Network Address Translating (NAT) routers/firewalls present challenges for users of FTP (and particularly FTPS).
Note that as SFTP uses a single connection (usually on port 22), it is common to configure firewalls to permit use of port 22 for SSH and firewalls are generally not an issue).
As described in the FTP Protocol Overview, FTP uses multiple TCP/IP connections; one for sending the commands on, the rest for transferring data. The following diagram illustrates a typical session:
The three arrows indicate separate TCP/IP connections, with the commands being sent on the main FTP connection.
Problems can arise when a NAT router is introduced:
Since the main connection is outgoing the NAT firewall allows this connection to be made, but when the server tries to connect back to the client it is blocked by the firewall.
The technique called "passive mode" or PASV was introduced to reduce this problem. In this scheme connections are always made from the client to the server and not vice-versa.
This is why passive mode is generally preferable when NAT firewalls are involved.
Passive mode may be selected by setting the setConnectMode() method as follows:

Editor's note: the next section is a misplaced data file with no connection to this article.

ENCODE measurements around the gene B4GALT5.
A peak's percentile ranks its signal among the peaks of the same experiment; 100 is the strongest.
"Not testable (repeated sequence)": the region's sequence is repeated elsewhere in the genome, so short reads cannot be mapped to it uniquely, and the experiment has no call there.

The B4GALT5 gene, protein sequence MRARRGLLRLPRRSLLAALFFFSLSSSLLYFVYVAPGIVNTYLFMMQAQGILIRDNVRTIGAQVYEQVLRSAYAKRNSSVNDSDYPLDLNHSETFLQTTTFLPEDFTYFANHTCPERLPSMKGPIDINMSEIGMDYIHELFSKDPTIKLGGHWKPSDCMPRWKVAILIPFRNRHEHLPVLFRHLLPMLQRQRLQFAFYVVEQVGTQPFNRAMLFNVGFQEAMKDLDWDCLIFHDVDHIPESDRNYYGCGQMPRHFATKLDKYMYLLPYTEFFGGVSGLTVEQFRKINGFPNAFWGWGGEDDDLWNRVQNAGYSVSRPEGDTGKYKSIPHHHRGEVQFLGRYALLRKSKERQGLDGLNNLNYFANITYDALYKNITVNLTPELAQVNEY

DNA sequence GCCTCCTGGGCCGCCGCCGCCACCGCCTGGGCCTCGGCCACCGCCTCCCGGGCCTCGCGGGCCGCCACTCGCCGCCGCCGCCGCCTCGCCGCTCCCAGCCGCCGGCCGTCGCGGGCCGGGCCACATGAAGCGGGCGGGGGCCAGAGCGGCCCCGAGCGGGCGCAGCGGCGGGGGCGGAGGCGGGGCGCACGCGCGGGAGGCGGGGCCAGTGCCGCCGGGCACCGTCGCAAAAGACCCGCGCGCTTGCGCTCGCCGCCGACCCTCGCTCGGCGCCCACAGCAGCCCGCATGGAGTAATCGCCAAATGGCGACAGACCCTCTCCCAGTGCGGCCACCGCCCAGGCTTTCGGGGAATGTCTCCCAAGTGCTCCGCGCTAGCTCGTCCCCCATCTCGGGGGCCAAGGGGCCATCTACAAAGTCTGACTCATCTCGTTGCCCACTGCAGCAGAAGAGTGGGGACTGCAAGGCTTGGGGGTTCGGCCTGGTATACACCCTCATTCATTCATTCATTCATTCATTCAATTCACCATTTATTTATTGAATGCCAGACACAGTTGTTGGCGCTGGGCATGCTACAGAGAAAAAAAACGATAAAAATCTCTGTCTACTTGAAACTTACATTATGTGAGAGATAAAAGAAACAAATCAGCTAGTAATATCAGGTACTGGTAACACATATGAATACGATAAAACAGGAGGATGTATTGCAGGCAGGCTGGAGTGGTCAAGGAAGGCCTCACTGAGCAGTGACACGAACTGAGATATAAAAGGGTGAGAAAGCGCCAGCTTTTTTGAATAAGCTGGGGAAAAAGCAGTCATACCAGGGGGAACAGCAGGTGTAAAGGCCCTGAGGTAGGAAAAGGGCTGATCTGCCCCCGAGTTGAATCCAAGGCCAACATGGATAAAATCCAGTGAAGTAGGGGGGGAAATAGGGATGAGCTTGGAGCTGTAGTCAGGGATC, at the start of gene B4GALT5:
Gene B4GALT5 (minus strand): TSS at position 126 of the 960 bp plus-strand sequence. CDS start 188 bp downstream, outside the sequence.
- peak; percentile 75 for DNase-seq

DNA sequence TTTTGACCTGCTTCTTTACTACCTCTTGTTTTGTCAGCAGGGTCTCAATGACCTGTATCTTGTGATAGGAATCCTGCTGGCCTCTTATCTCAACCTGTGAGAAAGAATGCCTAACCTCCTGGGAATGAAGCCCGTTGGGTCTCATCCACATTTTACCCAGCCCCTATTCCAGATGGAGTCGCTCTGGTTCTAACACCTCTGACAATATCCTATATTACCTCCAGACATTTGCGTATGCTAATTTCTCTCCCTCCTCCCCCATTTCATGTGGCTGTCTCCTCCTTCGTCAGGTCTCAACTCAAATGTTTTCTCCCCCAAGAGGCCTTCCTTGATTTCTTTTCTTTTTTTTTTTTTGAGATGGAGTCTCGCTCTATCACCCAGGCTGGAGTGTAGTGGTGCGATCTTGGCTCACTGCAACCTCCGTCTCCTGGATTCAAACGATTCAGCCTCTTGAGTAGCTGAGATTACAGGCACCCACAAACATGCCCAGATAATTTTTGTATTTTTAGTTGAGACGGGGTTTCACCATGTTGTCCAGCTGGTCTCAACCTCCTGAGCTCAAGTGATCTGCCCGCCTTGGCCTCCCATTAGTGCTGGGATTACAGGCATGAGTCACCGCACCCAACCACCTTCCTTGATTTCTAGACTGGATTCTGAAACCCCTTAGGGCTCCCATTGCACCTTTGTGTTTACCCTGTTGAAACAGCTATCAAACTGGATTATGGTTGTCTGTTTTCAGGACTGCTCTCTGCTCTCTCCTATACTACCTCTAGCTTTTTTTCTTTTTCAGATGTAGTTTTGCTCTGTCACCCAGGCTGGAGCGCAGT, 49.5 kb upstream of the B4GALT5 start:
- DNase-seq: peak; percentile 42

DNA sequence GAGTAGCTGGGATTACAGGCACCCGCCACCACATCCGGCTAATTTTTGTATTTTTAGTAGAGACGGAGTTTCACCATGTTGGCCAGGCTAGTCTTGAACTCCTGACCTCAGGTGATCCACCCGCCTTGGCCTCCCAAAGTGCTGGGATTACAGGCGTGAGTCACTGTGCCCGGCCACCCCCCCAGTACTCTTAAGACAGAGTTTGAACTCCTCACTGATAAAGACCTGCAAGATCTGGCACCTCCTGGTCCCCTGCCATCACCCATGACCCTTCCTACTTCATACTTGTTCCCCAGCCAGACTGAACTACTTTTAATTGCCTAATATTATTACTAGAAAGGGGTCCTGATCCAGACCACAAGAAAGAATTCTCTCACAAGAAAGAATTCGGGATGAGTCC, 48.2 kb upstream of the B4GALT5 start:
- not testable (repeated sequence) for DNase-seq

In fact, in plain FTP (i.e. not FTPS) active mode often works due to some magic in many NAT routers - they actually parse the FTP commands being sent and know what to do with the data transfer connections. However, FTPS never works in active mode if a NAT is involved since the NAT cannot parse the encrypted commands being sent.
Unfortunately, some FTP sessions involve two NATs:
Usually, the main connection succeeds because the standard FTP port (21) is routed through to the correct FTP server, but then the file transfers failed because the ports that they use are not set up to forward to the server.
In this scenario, the server may be set up to only use particular ports for data transfers. The server-side NAT may then be configured to forward these ports to the server.